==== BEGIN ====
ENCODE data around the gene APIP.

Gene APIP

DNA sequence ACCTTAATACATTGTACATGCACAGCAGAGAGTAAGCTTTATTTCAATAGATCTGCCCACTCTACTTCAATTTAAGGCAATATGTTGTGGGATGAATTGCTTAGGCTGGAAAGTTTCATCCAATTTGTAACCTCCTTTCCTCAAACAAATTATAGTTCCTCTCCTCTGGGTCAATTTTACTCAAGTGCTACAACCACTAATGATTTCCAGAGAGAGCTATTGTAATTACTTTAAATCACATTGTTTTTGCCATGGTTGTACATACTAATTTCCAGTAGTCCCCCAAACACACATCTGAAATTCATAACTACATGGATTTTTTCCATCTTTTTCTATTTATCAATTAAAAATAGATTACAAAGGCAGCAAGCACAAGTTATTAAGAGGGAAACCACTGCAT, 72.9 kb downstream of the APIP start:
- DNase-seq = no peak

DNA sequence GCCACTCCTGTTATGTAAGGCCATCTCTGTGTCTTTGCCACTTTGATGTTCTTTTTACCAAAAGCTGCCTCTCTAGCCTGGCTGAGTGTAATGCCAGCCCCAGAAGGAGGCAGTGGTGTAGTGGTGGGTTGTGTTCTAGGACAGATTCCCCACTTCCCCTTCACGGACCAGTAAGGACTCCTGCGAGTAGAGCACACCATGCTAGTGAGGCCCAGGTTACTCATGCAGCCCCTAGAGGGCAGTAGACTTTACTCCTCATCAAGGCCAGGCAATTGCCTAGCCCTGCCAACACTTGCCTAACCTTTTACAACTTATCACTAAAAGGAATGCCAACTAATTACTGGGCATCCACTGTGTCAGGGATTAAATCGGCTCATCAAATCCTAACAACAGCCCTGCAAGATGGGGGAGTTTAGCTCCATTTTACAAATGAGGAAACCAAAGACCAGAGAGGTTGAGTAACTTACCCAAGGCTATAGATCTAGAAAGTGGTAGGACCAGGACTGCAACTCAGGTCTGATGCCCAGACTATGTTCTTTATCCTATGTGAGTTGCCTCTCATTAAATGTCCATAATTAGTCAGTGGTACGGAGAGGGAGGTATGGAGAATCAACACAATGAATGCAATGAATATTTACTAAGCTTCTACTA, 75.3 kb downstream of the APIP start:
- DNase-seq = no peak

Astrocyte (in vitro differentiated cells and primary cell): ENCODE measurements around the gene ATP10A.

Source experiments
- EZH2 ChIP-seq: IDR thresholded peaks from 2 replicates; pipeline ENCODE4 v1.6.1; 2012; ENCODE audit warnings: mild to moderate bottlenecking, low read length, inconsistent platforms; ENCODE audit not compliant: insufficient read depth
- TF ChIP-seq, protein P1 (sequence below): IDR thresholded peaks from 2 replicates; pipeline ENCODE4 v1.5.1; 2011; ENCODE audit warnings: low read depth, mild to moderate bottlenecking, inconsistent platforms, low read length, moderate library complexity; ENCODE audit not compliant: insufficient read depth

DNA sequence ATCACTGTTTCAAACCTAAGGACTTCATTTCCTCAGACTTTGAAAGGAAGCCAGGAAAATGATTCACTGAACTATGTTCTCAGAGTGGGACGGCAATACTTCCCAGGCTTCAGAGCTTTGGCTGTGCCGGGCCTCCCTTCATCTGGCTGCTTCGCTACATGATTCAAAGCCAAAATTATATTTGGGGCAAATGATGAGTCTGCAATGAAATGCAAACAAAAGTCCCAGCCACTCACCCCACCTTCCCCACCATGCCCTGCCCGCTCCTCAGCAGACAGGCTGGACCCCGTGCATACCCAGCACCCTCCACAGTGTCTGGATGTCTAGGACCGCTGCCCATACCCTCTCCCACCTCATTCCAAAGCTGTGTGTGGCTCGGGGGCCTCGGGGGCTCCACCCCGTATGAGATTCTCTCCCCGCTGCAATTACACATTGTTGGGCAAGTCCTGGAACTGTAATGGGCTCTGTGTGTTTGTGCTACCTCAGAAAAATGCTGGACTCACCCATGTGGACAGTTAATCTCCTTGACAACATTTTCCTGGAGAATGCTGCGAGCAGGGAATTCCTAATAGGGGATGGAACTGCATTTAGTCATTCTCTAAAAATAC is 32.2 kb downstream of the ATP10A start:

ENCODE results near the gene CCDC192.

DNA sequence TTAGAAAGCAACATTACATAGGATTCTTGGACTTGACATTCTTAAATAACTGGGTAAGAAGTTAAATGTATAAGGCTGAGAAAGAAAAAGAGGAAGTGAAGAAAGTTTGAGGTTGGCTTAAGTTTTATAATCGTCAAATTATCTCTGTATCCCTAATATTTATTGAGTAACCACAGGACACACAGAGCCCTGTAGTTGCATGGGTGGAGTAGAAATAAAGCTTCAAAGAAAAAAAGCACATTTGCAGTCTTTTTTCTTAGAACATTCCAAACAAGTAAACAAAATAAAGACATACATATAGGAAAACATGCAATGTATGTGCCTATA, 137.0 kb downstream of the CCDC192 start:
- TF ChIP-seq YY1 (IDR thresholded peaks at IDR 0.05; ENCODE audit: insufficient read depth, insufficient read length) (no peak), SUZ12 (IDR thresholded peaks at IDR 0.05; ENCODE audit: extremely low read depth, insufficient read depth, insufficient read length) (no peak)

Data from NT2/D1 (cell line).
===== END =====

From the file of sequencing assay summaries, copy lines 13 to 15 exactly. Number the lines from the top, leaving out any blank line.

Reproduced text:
DNA sequence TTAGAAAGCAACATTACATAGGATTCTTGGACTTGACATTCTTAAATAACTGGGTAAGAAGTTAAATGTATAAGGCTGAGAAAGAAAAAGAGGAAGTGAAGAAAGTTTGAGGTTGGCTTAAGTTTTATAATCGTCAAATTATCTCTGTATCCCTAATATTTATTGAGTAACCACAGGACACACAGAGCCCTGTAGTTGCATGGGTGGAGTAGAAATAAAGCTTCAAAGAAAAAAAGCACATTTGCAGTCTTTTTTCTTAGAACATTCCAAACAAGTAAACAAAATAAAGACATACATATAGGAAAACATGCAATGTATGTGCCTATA, 137.0 kb downstream of the CCDC192 start:
- TF ChIP-seq YY1 (IDR thresholded peaks at IDR 0.05; ENCODE audit: insufficient read depth, insufficient read length) (no peak), SUZ12 (IDR thresholded peaks at IDR 0.05; ENCODE audit: extremely low read depth, insufficient read depth, insufficient read length) (no peak)

Data from NT2/D1 (cell line).